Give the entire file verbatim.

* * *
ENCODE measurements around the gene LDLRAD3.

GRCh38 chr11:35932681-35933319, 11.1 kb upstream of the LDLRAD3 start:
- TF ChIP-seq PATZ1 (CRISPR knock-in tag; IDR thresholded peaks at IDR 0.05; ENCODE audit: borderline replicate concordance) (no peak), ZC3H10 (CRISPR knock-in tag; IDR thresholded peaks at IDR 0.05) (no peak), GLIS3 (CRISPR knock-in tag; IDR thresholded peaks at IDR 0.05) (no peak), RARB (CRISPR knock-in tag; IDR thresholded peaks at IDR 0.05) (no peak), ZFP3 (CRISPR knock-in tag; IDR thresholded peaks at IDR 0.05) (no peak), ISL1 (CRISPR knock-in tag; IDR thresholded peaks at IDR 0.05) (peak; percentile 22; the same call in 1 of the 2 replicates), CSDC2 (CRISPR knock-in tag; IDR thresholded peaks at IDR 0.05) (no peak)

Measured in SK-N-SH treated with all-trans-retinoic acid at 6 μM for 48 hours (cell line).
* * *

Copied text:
ENCODE measurements around the gene LDLRAD3.

GRCh38 chr11:35932681-35933319, 11.1 kb upstream of the LDLRAD3 start:
- TF ChIP-seq PATZ1 (CRISPR knock-in tag; IDR thresholded peaks at IDR 0.05; ENCODE audit: borderline replicate concordance) (no peak), ZC3H10 (CRISPR knock-in tag; IDR thresholded peaks at IDR 0.05) (no peak), GLIS3 (CRISPR knock-in tag; IDR thresholded peaks at IDR 0.05) (no peak), RARB (CRISPR knock-in tag; IDR thresholded peaks at IDR 0.05) (no peak), ZFP3 (CRISPR knock-in tag; IDR thresholded peaks at IDR 0.05) (no peak), ISL1 (CRISPR knock-in tag; IDR thresholded peaks at IDR 0.05) (peak; percentile 22; the same call in 1 of the 2 replicates), CSDC2 (CRISPR knock-in tag; IDR thresholded peaks at IDR 0.05) (no peak)

Measured in SK-N-SH treated with all-trans-retinoic acid at 6 μM for 48 hours (cell line).